ORIGINAL RESEARCH article
Sec. Stem Cell Research
Oxytocin promotes epicardial cell activation and heart regeneration after cardiac injury
- 1Division of Developmental and Stem Cell Biology, Institute for Quantitative Health Science and Engineering (IQ), Michigan State University, East Lansing, MI, United States
- 2Department of Biomedical Engineering, College of Engineering, Michigan State University, East Lansing, MI, United States
Cardiovascular disease (CVD) is one of the leading causes of mortality worldwide, and frequently leads to massive heart injury and the loss of billions of cardiac muscle cells and associated vasculature. Critical work in the last 2 decades demonstrated that these lost cells can be partially regenerated by the epicardium, the outermost mesothelial layer of the heart, in a process that highly recapitulates its role in heart development. Upon cardiac injury, mature epicardial cells activate and undergo an epithelial-mesenchymal transition (EMT) to form epicardium-derived progenitor cells (EpiPCs), multipotent progenitors that can differentiate into several important cardiac lineages, including cardiomyocytes and vascular cells. In mammals, this process alone is insufficient for significant regeneration, but it might be possible to prime it by administering specific reprogramming factors, leading to enhanced EpiPC function. Here, we show that oxytocin (OXT), a hypothalamic neuroendocrine peptide, induces epicardial cell proliferation, EMT, and transcriptional activity in a model of human induced pluripotent stem cell (hiPSC)-derived epicardial cells. In addition, we demonstrate that OXT is produced after cardiac cryoinjury in zebrafish, and that it elicits significant epicardial activation promoting heart regeneration. Oxytocin signaling is also critical for proper epicardium development in zebrafish embryos. The above processes are significantly impaired when OXT signaling is inhibited chemically or genetically through RNA interference. RNA sequencing data suggests that the transforming growth factor beta (TGF-β) pathway is the primary mediator of OXT-induced epicardial activation. Our research reveals for the first time an evolutionary conserved brain-controlled mechanism inducing cellular reprogramming and regeneration of the injured mammalian and zebrafish heart, a finding that could contribute to translational advances for the treatment of cardiac injuries.
Cardiovascular disease (CVD) is the leading cause of mortality in the United States and the rest of the developed world (Virani et al., 2020). These diseases often lead to severe cardiac events, such as a myocardial infarction (MI), which can result in the death of more than 25% of cardiac myocytes, the chief contractile cells of the adult heart. If left untreated, this condition can lead to heart failure (Laflamme & Murry, 2011). Cardiomyocytes (CMs) are terminally differentiated cells, and as such, their innate regenerative capacity is extremely limited and insufficient to restore function to lost myocardium. Instead, the injured heart typically resorts to wound repair, replacing dead cells with fibrotic scar tissue (Bergmann et al., 2009; Fan et al., 2012). Therefore, the ability to induce heart regeneration, which results in growth and proliferation of endogenous diseased cells (and subsequent restoration of cardiac function), would be paramount in the discovery of new therapeutic strategies for the successful treatment of MI and other types of CVD (Laflamme & Murry, 2011; Uygur & Lee, 2016).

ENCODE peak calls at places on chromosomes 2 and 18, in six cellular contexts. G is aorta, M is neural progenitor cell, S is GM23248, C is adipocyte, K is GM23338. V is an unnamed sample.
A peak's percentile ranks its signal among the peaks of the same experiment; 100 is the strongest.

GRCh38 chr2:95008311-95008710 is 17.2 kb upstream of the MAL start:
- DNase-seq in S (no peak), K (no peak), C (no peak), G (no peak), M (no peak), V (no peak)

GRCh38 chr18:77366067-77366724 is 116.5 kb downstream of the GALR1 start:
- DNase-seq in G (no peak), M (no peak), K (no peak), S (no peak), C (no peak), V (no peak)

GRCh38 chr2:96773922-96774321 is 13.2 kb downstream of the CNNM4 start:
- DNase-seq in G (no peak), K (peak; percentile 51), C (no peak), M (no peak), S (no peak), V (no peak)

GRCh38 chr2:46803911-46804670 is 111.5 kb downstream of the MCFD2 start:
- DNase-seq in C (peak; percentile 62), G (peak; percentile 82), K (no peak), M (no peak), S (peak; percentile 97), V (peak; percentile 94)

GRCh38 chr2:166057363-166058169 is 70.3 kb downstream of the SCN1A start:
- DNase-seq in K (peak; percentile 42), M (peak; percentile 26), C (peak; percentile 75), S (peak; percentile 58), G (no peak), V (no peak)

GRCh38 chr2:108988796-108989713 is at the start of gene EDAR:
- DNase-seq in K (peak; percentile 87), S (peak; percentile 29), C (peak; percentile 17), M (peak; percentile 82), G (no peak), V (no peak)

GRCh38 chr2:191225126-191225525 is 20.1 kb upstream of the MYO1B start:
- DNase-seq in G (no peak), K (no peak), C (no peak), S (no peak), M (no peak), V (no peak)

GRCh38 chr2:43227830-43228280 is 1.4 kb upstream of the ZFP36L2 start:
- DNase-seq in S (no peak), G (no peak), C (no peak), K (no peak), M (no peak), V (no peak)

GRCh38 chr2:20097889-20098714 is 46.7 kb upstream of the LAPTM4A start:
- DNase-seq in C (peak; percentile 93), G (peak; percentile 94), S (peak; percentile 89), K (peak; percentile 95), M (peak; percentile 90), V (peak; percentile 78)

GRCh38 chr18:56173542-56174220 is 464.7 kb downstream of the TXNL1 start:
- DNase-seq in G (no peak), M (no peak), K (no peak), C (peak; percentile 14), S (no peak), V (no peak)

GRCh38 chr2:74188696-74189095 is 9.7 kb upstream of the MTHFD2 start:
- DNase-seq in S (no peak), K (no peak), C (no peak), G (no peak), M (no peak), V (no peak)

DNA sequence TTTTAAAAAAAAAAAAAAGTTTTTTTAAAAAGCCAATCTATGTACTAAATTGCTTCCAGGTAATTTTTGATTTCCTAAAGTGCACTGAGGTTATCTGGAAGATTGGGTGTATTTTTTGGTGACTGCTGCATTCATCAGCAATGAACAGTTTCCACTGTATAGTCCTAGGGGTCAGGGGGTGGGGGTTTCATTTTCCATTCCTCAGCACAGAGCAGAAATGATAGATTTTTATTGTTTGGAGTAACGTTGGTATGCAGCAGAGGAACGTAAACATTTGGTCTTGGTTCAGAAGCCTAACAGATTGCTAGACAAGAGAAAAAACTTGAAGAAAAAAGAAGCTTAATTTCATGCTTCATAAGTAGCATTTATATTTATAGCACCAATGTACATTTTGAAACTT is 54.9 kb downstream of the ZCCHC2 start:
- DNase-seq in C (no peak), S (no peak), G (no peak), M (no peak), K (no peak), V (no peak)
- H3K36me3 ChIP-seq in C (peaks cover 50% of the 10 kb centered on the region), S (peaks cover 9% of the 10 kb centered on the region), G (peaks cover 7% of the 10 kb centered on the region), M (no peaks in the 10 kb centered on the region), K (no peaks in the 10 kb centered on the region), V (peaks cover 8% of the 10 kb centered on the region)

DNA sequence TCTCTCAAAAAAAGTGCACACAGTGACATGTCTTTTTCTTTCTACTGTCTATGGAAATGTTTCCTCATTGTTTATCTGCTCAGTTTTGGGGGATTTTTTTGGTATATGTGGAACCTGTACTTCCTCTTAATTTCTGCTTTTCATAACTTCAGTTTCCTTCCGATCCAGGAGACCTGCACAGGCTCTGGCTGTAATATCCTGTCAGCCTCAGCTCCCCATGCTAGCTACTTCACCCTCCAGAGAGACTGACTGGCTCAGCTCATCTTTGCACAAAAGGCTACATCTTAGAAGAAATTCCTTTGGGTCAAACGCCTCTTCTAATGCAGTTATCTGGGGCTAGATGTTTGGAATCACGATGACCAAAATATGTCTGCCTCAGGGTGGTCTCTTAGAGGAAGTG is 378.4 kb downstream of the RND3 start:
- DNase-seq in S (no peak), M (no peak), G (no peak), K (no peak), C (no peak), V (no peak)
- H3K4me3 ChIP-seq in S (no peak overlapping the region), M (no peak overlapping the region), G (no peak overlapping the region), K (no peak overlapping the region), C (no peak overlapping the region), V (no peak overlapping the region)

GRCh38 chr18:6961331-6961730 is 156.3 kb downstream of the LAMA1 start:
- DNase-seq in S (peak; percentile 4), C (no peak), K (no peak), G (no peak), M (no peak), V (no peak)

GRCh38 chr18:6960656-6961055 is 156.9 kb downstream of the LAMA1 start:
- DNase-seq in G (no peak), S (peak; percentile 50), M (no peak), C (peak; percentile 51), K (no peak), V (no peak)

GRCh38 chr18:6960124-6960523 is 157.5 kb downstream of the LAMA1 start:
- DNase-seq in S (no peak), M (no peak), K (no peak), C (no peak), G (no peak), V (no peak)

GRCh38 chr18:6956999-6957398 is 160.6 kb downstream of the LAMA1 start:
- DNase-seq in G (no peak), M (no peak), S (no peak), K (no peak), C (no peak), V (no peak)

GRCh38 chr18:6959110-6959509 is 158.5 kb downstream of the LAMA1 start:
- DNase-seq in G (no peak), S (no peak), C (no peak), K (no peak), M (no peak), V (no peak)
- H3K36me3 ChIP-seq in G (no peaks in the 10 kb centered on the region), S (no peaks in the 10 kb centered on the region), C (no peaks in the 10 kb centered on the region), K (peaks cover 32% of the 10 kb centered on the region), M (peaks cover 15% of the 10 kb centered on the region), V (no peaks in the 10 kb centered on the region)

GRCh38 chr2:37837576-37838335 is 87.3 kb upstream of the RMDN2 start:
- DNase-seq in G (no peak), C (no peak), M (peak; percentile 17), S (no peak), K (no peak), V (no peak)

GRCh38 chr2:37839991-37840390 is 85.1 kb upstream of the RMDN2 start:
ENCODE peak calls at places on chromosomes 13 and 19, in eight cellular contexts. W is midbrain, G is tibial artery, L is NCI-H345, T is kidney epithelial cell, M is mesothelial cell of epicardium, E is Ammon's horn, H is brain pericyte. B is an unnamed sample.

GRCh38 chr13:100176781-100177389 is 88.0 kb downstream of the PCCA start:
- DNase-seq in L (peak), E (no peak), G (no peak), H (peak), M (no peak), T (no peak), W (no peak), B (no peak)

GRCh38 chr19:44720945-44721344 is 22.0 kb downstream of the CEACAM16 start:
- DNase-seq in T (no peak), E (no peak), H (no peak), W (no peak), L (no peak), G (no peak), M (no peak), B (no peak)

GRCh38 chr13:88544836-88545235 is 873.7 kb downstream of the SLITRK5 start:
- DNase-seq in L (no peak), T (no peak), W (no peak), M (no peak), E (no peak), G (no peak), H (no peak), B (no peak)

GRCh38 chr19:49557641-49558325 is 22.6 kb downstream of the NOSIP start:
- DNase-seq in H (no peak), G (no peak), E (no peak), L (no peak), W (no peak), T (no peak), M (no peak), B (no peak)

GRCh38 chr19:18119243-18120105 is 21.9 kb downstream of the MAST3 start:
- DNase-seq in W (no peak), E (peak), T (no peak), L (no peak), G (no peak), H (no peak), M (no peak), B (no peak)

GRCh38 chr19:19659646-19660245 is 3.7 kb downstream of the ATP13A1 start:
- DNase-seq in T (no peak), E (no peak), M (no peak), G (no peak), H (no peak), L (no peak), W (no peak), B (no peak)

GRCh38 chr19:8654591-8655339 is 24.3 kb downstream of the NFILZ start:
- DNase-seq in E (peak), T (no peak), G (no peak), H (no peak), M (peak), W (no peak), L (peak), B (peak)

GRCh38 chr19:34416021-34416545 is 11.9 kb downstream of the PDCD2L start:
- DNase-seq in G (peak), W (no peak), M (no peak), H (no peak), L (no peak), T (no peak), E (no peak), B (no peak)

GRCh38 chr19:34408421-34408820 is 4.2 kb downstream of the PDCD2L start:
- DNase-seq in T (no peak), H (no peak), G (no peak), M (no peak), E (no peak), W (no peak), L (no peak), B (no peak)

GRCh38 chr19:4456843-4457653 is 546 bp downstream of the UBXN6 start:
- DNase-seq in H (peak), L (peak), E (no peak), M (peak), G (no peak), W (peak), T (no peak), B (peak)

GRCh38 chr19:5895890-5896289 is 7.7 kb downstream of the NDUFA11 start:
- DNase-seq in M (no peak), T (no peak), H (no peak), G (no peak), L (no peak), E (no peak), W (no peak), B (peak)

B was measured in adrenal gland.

The epicardium is the outermost mesothelial layer of the heart that serves a structural and protective role in healthy individuals (Riley, 2012). While its activity level decreases as development proceeds, in adults, it becomes activated upon injury and recapitulates its embryonic phenotype (Peralta et al., 2014; Simões & Riley, 2018). Upon activation, a subset of epicardial cells migrate into the subepicardial space and undergo epithelial-mesenchymal transition (EMT) to form epicardium-derived progenitor cells (EpiPCs) (Rao & Spees, 2017; Smits et al., 2018; Quijada et al., 2020). These EpiPCs are multipotent cardiac progenitors (the only widely accepted source) that contribute to multiple different cell lineages in the heart and can aid in the healing and repair process (Martínez-Estrada et al., 2010; Kikuchi et al., 2011a; Smart et al., 2011; Van Wijk et al., 2012; Streef & Smits, 2021). While there is substantial evidence to suggest that EpiPCs can differentiate into cardiomyocytes during development (Cai et al., 2008; Zhou et al., 2008) and in injured adult hearts (Smart et al., 2011; Van Wijk et al., 2012; Eroglu et al., 2022), this subject is still a matter of ongoing debate (Christoffels et al., 2009; Zhou et al., 2012). Notably, adult epicardial cells also secrete paracrine factors to modulate heart repair and regeneration post-MI (Zhou et al., 2011; Wei et al., 2015). Therefore, the activated epicardium might be the key to unlocking cardiac regeneration pathways in humans.